Minor party and independent candidates are in at least 26 courts, in cases that challenge the constitutionality of various state election laws. A few new cases will probably be filed in December.
The issues in each state are:
1. Alabama: whether the state may require more signatures for an independent candidate for U.S. House than are required for an independent presidential candidate.
2. Arizona: whether the state may ban out-of-state circulators for petitions to put political parties on the ballot.
3. Arkansas: whether the state may remove a party from its position on the ballot because it failed to perform well for President, even though it performed very well for other office and elected a state legislator.
4. Colorado: whether a state may tell someone that she can’t be an independent candidate on the grounds that she was a member of a qualified party in the year before filing.
5. Connecticut: whether a state may give public funding to Democratic and Republican candidates with no petition needed, but require an independent candidate to collect signatures of 20% of the last vote cast to get equal public funding.
6. District of Columbia: whether the District must count the write-in candidates for president of declared write-in presidential candidates.
7. Georgia: whether the state may have procedures for independent candidates for U.S. House that are so difficult, they have not been used since 1964.
8. Hawaii: whether the state may require six times more signatures for an independent presidential candidate than for an entire new party with its own primary.
9. Idaho: whether the state may ban out-of-state circulators.
10. Louisiana: whether the state should have accepted presidential elector paperwork from a ballot-qualified party in 2008 by September 12.
11. Massachusetts: whether the state must let unqualified parties use a stand-in presidential candidate on its petition.
12. Montana: whether the state may require a candidate for office other than president to submit his or her petition by mid-March of an election year.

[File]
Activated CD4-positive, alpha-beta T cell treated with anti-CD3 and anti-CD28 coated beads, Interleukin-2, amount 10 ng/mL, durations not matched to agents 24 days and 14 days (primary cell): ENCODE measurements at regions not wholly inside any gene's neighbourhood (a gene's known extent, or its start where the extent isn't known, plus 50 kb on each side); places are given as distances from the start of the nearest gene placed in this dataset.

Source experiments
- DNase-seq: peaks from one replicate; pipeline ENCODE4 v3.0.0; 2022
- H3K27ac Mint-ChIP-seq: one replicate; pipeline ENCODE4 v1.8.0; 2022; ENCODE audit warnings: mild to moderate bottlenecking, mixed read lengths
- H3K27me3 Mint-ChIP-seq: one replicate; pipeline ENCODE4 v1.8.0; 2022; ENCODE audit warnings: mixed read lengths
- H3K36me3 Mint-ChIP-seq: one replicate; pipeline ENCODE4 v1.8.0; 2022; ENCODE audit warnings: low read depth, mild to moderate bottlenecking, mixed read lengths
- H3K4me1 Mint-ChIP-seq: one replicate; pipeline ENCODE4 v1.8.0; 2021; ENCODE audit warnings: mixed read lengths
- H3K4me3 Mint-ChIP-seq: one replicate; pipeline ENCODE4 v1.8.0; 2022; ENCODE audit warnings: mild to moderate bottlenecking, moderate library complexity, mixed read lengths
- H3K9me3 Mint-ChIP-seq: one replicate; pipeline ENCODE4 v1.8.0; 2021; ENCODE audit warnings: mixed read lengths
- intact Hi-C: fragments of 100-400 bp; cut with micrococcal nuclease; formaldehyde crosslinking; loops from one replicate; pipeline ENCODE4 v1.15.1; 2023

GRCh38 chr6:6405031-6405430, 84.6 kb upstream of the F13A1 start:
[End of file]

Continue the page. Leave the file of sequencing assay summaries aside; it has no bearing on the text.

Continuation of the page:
13. New Hampshire: whether the state must let unqualified parties use a stand-in presidential candidate on its petition.
14. New Jersey: whether the state can confine all non-Republican, non-Democratic candidates into a space on the ballot that is labeled “nomination by petition”.
15. New Mexico: whether the state may require a qualified party to submit separate petitions for all the candidates it has nominated via the convention process.
16. North Carolina: whether the state may require an independent candidate for U.S. House to submit 20,000 valid signatures, give the historical background that no independent has ever qualified for the government-printed ballot in that state. Another case on whether the state may require new or previously unqualified parties to submit approximately 85,000 valid signatures.
17. Pennsylvania: whether the state may force all parties to continually submit petitions for its nominees unless that party has registration membership of approximately 1,000,000 members; also whether the state can continue to enforce its petition deadline when the legislature has never enacted that deadline and the previous deadline was declared unconstitutional in 1984; also whether the state may threaten candidates with being charged for the expenses of disqualifying their petitions; also whether the state may continue to discard write-in votes without counting them.
18. Rhode Island: whether a city can limit voters to signing for only one candidate for the same office.
19. South Carolina: whether the state can disqualify a party’s nominee if that nominee, after obtaining one party’s nomination, tries to get another party’s nomination.
20. Tennessee: whether the state can require new or previously unqualified parties to submit a petition signed by 2.5% of the last vote for Governor, on a petition that says all the signers are members of that party.
21. Washington: whether the state can limit the general election ballot to the top-two vote-getters in the primary.
In addition to these lawsuits, a challenge is pending against a federal ruling that says individuals may not give more than $5,000 to a new political party that is not yet a “National Committee”. Also, cases involving petitioning for initiatives and referendums are pending in Maryland and Washington, and against the U.S. Postal Service regulation that bars petitioning on its sidewalks.